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Weekly Digest #14

5 minutes

The NSA Warns That Russia Is Attacking Remote Work Platforms

VMWare vulnerability has prompted a warning that companies and government agencies need to patch as soon as possible.

2020 was not an easy year, an unprecedented portion of the world’s office workers was forced to work from home as a result of the COVID-19 pandemic. This situation has created countless opportunities for hackers who are taking full advantage.

The National Security Agency said that Russian state-sponsored hacker groups had been actively attacking a vulnerability in enterprise remote-work platforms developed by VMware.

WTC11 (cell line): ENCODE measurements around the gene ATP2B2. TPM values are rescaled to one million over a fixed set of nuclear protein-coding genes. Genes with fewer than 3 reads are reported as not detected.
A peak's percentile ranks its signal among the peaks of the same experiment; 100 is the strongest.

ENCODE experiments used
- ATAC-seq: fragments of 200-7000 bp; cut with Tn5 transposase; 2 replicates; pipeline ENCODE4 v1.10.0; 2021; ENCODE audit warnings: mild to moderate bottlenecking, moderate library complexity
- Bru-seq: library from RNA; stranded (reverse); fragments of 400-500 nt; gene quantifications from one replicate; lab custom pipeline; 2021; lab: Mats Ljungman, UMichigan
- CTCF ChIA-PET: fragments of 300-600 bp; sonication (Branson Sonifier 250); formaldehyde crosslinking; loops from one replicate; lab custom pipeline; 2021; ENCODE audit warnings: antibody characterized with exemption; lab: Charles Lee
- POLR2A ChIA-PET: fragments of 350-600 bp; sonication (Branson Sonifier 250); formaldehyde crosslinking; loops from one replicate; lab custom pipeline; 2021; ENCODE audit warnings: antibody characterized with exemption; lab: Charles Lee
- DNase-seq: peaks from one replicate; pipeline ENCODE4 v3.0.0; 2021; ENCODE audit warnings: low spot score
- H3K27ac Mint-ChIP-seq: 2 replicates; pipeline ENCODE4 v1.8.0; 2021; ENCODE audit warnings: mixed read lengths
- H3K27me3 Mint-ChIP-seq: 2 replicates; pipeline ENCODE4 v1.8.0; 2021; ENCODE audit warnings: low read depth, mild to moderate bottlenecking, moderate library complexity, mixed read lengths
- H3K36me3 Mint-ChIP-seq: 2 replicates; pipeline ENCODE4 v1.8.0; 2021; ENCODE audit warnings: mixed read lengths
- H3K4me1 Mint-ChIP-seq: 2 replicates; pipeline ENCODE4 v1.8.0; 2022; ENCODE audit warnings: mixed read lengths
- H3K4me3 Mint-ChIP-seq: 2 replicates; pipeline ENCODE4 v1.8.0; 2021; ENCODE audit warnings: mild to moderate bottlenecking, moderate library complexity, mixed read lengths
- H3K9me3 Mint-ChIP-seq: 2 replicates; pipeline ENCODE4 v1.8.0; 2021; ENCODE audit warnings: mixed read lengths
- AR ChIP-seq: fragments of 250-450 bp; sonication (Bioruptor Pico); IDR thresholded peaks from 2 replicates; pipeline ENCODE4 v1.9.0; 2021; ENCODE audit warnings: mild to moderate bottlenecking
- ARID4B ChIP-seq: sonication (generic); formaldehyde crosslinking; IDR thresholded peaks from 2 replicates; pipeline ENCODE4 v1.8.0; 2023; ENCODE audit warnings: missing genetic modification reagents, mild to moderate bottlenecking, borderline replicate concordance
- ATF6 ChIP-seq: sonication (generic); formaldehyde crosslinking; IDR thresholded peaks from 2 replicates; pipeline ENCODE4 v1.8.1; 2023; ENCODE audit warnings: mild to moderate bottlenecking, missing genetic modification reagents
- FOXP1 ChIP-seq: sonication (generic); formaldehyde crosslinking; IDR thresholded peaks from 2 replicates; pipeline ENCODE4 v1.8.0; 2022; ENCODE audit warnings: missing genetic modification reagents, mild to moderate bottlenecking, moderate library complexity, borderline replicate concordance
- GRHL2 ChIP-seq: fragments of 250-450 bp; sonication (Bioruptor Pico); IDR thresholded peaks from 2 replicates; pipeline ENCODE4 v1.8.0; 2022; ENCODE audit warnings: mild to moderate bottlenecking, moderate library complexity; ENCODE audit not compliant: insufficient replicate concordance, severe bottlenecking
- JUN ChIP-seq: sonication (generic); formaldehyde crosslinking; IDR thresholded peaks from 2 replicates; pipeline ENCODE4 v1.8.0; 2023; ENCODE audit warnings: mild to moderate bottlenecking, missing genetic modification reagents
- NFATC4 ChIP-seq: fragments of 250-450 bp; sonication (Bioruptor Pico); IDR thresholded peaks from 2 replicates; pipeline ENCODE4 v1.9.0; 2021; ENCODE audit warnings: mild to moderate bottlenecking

Organizations are struggling to adapt to remote work by offering employees secure remote access to corporate systems. But the change comes with different risks and has created new exposures versus traditional office networks.

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Three million users installed 28 malicious Chrome or Edge extensions

More than three million internet users are believed to have installed 15 Chrome, and 13 Edge extensions that contain malicious code.

The 28 extensions contained code that could perform several malicious operations. What they do:

  • redirect user traffic to phishing sites
  • redirect user traffic to ads
  • collect browsing history
  • download further malware onto a user’s device
  • collect personal data

But despite the presence of code to power all the above malicious features, Avast researchers said they believe the primary objective of this campaign was to hijack user traffic for monetary gains.

Check if you have any of these extensions.